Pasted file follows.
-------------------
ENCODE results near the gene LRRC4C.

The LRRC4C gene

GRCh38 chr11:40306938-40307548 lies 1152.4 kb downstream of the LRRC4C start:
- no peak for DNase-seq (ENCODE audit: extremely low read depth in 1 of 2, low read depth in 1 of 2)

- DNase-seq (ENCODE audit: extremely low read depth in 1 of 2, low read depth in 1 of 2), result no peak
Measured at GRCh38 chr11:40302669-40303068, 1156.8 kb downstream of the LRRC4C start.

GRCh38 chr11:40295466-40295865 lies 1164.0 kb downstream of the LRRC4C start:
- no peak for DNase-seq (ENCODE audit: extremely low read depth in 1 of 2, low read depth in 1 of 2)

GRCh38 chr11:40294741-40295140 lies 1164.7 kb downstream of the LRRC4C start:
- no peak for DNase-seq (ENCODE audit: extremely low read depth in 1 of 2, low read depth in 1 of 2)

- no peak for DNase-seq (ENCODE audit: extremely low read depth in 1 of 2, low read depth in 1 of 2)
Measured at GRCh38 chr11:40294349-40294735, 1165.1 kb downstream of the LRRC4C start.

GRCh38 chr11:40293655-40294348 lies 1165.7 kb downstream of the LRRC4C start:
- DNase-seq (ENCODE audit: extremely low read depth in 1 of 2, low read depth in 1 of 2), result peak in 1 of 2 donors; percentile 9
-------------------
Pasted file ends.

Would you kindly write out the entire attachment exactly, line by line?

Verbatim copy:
ENCODE results near the gene LRRC4C.

The LRRC4C gene

GRCh38 chr11:40306938-40307548 lies 1152.4 kb downstream of the LRRC4C start:
- no peak for DNase-seq (ENCODE audit: extremely low read depth in 1 of 2, low read depth in 1 of 2)

- DNase-seq (ENCODE audit: extremely low read depth in 1 of 2, low read depth in 1 of 2), result no peak
Measured at GRCh38 chr11:40302669-40303068, 1156.8 kb downstream of the LRRC4C start.

GRCh38 chr11:40295466-40295865 lies 1164.0 kb downstream of the LRRC4C start:
- no peak for DNase-seq (ENCODE audit: extremely low read depth in 1 of 2, low read depth in 1 of 2)

GRCh38 chr11:40294741-40295140 lies 1164.7 kb downstream of the LRRC4C start:
- no peak for DNase-seq (ENCODE audit: extremely low read depth in 1 of 2, low read depth in 1 of 2)

- no peak for DNase-seq (ENCODE audit: extremely low read depth in 1 of 2, low read depth in 1 of 2)
Measured at GRCh38 chr11:40294349-40294735, 1165.1 kb downstream of the LRRC4C start.

GRCh38 chr11:40293655-40294348 lies 1165.7 kb downstream of the LRRC4C start:
- DNase-seq (ENCODE audit: extremely low read depth in 1 of 2, low read depth in 1 of 2), result peak in 1 of 2 donors; percentile 9